The 53-year-old former pilot and Air Force commander has repeatedly stated his goal of establishing a "strategic balance" with Israel and his moves, such as now wishing to sign a strategic cooperation accord with Moscow, are often a mirror image of those of Tel Aviv in its relations with Washington.
"They honestly belive Syria has got to strengthen itself before it negotiates with Israel as otherwise it would be capitulation," remarked one Western diplomat who has carefully watched Syrian diplomacy here for the past two years.
The major danger of Assad's policy, according to many outside observers here, is that it may trigger an Israeli reaction to thwart Assad's achieving his proposed strategic balance.
Assad's initial strategy of trying to exploit to the maximum the Golan Heights annexation, as interpreted by Western analysts here, was first to present a resolution at the U.N. Security Council debate so extreme as to ensure a U.S. veto. This would serve to alienate the moderate Arab states, namely Saudi Arabia, from the United States and gain wider Arab backing for Syria.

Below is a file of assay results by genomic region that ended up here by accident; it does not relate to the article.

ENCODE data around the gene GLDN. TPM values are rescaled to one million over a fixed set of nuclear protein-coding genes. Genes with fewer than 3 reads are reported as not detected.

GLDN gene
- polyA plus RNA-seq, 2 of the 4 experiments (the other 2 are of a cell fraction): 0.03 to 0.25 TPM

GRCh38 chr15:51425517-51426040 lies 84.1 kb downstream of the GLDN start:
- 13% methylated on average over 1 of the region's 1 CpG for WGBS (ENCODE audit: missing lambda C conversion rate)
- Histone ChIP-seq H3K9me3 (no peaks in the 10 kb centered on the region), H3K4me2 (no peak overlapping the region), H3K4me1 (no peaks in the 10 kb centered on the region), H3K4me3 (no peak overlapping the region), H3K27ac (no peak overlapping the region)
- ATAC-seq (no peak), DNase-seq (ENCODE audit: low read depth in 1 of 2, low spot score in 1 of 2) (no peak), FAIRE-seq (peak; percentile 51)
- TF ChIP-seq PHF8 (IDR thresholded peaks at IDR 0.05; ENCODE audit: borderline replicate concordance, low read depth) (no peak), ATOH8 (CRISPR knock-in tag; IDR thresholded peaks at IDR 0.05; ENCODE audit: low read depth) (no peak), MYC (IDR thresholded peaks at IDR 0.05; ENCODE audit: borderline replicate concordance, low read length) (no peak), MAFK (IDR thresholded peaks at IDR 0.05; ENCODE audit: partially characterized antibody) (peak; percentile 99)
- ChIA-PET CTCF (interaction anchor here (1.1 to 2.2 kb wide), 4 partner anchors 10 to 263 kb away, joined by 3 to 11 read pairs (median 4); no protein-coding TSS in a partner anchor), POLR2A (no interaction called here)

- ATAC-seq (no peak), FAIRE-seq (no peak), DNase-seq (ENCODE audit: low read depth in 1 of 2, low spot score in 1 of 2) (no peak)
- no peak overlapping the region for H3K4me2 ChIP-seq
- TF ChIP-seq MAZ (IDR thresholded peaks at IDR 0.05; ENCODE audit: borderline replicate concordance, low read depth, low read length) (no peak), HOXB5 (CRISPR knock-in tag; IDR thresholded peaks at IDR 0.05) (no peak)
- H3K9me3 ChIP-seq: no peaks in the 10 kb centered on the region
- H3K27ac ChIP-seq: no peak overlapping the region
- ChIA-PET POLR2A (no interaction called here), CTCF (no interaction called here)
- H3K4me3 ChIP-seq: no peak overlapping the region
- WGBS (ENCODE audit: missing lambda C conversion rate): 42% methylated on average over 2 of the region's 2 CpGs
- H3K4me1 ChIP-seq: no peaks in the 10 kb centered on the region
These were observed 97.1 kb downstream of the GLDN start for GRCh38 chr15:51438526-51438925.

Then, the Syrians wanted a meeting of Arab foreign ministers to prepare for an emergency summit of their leaders who would be called upon to declare their all-out backing for Syria and, above all, provide it with more money.
The Syrians have been complaining frequently about the downward trend in the payment of Arab subsidies pledged to them at the 1978 Baghdad summit because of their front-line role in the Arab-Israeli struggle.
Instead of the promised annual $1.8 billion, Syria last year probably got only $1 billion to $1.2 billion because neither Iraq, Algeria nor even its closest Arab ally, Libya, met its Baghdad pledge, according to Western sources here.